Definition of 'Literally' Sparks a Figurative Tempest
The Web figuratively exploded this week with an uproar over the sudden realization that dictionaries acknowledge the figurative use of literally.
The figurative tidal wave of vitriol and subsequent calls for calm moved quickly from Reddit to Twitter to the language blogs to CNN. If you were literally under a rock all week, my apologies. Here is what you missed.
The maelstrom (I’m being figurative here) started on Reddit and soon jumped to Twitter, thanks to a tweet from @Magnus72, who, some might say ironically (in the literal sense), is a Swede living in Texas.
On Monday, @Magnus72 tweeted: “We did it guys! We killed English!” with a link to a screen grab from a Google search for “define literally.” The result gives two senses for the word, the second being: “Used to acknowledge that something is not literally true but is used for emphasis or to express strong feeling.”
That garnered literally 4,851 retweets as of this morning.
“Like everything on the Internet these days, all the credit goes to Reddit,” he said in an email. “I was bored in traffic, saw it, tweaked the wording for Twitter and posted it, not giving it a second thought. Imagine my shock a few hours later when I looked at my phone.”
MediaBistro picked up on the controversy, and The Guardian’s Martha Gill got in on the act on Tuesday, writing a blog entry with the provocative headline, “Have we literally broken the English language?” That blog had 1,383 comments this morning. Literally.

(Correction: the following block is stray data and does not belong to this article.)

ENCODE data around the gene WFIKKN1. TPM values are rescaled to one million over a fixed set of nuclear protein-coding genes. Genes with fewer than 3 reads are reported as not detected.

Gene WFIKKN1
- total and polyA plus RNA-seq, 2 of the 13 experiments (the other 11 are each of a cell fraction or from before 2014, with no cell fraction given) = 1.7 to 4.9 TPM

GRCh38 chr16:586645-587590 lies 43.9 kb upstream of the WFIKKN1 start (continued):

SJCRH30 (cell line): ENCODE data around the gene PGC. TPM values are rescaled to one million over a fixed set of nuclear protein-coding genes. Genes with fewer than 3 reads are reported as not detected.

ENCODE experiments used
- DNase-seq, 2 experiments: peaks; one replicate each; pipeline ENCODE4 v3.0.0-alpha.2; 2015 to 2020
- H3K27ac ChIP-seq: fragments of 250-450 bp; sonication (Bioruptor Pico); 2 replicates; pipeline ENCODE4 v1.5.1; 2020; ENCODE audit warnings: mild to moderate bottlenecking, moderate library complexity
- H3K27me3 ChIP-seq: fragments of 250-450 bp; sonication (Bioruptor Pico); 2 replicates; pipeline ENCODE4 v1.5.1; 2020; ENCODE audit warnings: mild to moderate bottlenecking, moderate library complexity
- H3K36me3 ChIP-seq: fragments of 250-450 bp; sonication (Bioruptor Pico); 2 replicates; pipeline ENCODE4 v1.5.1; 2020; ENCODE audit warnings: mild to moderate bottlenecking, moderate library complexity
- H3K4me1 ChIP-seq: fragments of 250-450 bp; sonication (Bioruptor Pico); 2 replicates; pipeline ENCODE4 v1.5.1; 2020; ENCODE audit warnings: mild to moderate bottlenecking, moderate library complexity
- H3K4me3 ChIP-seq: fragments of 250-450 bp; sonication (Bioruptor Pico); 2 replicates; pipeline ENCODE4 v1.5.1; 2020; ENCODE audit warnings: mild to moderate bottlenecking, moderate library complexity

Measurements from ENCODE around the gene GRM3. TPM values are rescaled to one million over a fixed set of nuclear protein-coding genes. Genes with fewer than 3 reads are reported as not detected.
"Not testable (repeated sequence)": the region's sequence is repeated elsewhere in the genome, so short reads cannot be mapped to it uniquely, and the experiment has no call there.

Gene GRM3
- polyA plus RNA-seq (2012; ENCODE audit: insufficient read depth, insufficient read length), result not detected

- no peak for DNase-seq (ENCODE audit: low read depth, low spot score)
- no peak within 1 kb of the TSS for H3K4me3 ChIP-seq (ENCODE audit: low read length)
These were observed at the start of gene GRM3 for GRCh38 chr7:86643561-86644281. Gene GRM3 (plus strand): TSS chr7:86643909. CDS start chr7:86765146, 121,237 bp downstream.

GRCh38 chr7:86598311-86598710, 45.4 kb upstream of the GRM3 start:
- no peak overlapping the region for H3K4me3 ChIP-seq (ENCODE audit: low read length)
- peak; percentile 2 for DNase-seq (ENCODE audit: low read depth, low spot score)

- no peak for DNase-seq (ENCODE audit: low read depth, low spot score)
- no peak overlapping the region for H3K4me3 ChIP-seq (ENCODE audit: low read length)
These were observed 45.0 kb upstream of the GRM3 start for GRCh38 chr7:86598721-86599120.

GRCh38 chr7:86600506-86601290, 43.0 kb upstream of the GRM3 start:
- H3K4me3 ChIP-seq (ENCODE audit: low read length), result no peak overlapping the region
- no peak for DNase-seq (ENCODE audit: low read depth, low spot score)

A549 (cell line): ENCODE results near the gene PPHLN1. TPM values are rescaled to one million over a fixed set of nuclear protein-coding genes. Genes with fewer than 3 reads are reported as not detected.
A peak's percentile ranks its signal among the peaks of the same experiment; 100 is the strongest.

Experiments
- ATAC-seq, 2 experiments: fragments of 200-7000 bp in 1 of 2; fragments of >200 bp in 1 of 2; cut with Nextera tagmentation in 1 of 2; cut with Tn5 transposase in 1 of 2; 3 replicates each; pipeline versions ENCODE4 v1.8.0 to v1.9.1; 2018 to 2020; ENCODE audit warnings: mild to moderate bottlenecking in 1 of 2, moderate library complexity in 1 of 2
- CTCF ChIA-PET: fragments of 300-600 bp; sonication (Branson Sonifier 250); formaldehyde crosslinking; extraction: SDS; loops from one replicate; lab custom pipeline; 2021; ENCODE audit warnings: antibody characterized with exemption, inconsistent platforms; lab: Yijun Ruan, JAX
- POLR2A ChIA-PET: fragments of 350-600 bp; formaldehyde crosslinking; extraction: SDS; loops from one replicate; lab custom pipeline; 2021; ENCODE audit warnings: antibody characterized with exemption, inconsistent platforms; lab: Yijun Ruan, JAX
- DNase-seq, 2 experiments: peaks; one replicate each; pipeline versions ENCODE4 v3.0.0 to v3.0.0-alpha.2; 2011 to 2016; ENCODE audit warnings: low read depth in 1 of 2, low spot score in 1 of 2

Gill’s blog referred to a March 6 blog by Samantha Rollins for The Week which surveyed several dictionaries and their treatment of the word.
Language experts tweeted and blogged, reminding us that dictionaries just reflect the way we speak and most dictionaries point out the usage issues involved with the figurative literally. Tom Chivers of The Telegraph also wrote about literally on Tuesday, saying the two senses can coexist peacefully. His middle-ground approach garnered a mere 219 comments.
On Wednesday, The Daily Mail shifted the debate from Google to the Oxford English Dictionary, with the improbable subhead: “Definition added in September 2011 edition, but unnoticed until this week.” (The OED added a full section with citations in 2011, but the second edition in 1989 noted the nonliteral sense.)
You can check out more stories from the international uproar over literally with a Google News search of the word.
But the debate may have run its course by midmorning today, when Merriam-Webster lexicographer Kory Stamper tweeted: “Ladies and gentleman, cats of the Internet: ‘Literally’ is no longer the top dictionary lookup.”